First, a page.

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By Michael Schilf · January 21, 2010
1. Who is your main character? Hero? Anti-hero?
2. Why should we be interested in them?
3. What attracts you to your protagonist? Do you like them? Loathe them?
4. Why do you need to write about them?
5. Why should we be excited about them?
6. Why do you believe we will find your hero sympathetic? Empathetic?
7. What makes us curious about them? What is their "mystery"? What is their "magic"? Charisma? How do you show it?
8. What does the audience find in the main character's story that is relevant to them? Why do you believe they will identify with them?
9. What is the cherished secret desire of your main character?
10. Do we laugh at your hero, feel amused by them, or do we admire them?
11. What do we hope for?
12. What are we afraid of?
13. What is the worst thing that could (and hopefully will) happen to your hero?
14. What is the most favorable, brightest moment that they will experience in the story?
15. What are they going to lose if they don't find a way to overcome the adversities?
16. Why can't your characters get what they crave?
17. How can you make the obstacles – inner or exterior – more insurmountable?
18. How can you make the threat, the danger, more excruciating, agonizing, humiliating? Who can do that? Why should they?
19. Why can't your characters live at peace with their conscience, respect themselves if they don't get what they so passionately want?
20. And: what is it that your characters want (consciously and tangibly)?
21. On the other hand: what do your characters need (on the emotional, subconscious level)?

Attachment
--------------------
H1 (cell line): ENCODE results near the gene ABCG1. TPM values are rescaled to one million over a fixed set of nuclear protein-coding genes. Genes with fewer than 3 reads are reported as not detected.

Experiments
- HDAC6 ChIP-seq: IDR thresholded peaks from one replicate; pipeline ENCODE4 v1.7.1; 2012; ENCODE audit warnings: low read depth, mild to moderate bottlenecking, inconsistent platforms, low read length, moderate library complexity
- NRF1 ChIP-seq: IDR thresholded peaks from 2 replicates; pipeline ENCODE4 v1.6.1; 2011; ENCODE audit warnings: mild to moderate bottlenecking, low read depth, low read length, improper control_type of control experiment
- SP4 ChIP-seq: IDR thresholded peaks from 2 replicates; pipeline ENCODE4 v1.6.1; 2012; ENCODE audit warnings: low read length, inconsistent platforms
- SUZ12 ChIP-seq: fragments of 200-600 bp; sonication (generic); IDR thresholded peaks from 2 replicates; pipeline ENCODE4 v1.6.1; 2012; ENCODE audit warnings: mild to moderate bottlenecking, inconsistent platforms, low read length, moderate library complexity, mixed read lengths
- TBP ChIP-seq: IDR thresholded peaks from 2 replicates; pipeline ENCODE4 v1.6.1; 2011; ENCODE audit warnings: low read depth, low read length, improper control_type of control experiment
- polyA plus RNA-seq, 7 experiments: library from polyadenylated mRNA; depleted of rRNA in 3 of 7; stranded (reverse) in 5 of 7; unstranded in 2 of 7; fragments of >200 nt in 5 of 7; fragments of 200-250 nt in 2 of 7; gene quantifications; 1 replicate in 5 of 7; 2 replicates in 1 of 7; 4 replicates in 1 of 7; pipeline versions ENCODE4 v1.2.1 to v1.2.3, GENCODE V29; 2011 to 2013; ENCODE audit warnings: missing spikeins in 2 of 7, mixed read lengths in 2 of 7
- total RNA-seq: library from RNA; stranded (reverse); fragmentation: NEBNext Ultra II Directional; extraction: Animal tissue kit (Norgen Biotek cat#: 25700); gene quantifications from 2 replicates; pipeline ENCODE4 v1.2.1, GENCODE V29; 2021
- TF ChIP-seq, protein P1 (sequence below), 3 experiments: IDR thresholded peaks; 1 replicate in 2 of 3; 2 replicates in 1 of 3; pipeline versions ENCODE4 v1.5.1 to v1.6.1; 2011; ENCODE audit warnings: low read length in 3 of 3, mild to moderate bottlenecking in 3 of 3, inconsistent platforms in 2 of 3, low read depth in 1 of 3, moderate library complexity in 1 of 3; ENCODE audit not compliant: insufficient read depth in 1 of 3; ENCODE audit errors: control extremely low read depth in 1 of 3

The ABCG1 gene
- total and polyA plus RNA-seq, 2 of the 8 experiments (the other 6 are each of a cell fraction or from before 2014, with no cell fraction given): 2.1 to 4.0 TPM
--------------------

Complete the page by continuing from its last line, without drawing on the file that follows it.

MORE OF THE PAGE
22. How can you make the temptations more irresistible and the stakes higher?
23. What can you do to eliminate the audience's disbelief in the initial situation or collision (willing suspension of disbelief)?
24. Is there a deadline (time pressure) for the action to come to a resolution? Could there be? Who can create it?
25. When and how do your main characters realize that they are in trouble and that they must extricate themselves?
26. What are the alternatives you can imagine? How can the problem be solved?
27. But why is it impossible? Who or what makes the solution unattainable?
28. Can the predicament be evaded? What would happen if it were? Who makes the evasion impossible?
29. Can the complication be ridiculed, ignored, forgotten? Make sure that it cannot!
30. Can it be solved peacefully on friendly terms? Who will impair it?
31. Who are the supporting characters your main character can rely upon?
32. Who are the supporting characters your protagonist hopes to get on their side?
33. What doesn't your hero anticipate, know about?
34. What does your hero – falsely – expect that won't happen?
35. Who are the supporting characters who are a threat, who try to humiliate, stop, ridicule, or destroy your hero's plans? Do they know about the secret desires that your hero cherishes?
36. What are their plans? What tactics do they use? What mimicry, what subterfuge? How do they try to mislead, misdirect, confuse the main character?
37. What are their hopes, desires, dreams? What do they want and need?